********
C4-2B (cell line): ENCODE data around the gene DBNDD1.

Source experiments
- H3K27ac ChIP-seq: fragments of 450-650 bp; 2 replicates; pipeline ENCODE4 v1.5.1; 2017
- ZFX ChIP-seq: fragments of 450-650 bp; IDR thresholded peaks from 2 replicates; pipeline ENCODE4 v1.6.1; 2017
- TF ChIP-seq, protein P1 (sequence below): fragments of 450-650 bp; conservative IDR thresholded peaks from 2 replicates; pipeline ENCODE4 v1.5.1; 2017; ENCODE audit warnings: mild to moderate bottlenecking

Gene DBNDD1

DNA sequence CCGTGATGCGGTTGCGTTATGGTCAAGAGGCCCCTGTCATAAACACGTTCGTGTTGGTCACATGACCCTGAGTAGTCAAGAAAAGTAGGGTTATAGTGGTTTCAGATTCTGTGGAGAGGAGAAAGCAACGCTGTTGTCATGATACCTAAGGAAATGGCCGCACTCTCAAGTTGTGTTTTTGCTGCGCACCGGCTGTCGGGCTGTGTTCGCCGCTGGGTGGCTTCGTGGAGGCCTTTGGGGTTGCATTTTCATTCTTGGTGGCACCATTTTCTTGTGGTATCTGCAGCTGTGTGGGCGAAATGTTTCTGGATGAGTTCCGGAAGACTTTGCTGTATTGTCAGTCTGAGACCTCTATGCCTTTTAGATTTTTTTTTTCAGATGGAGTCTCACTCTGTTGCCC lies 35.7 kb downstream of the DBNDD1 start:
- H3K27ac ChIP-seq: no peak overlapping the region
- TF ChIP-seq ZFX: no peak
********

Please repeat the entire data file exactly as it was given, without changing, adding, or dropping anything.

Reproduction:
C4-2B (cell line): ENCODE data around the gene DBNDD1.

Source experiments
- H3K27ac ChIP-seq: fragments of 450-650 bp; 2 replicates; pipeline ENCODE4 v1.5.1; 2017
- ZFX ChIP-seq: fragments of 450-650 bp; IDR thresholded peaks from 2 replicates; pipeline ENCODE4 v1.6.1; 2017
- TF ChIP-seq, protein P1 (sequence below): fragments of 450-650 bp; conservative IDR thresholded peaks from 2 replicates; pipeline ENCODE4 v1.5.1; 2017; ENCODE audit warnings: mild to moderate bottlenecking

Gene DBNDD1

DNA sequence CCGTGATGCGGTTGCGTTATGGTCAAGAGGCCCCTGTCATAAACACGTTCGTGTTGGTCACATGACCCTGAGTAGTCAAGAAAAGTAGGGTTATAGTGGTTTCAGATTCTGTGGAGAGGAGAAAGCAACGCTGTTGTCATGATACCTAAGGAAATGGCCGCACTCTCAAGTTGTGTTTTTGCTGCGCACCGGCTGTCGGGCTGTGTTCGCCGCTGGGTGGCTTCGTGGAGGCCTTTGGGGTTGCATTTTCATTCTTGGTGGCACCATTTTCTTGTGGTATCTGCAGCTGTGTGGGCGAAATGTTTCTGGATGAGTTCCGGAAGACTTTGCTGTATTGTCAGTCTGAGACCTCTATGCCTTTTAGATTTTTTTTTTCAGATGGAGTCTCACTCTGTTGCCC lies 35.7 kb downstream of the DBNDD1 start:
- H3K27ac ChIP-seq: no peak overlapping the region
- TF ChIP-seq ZFX: no peak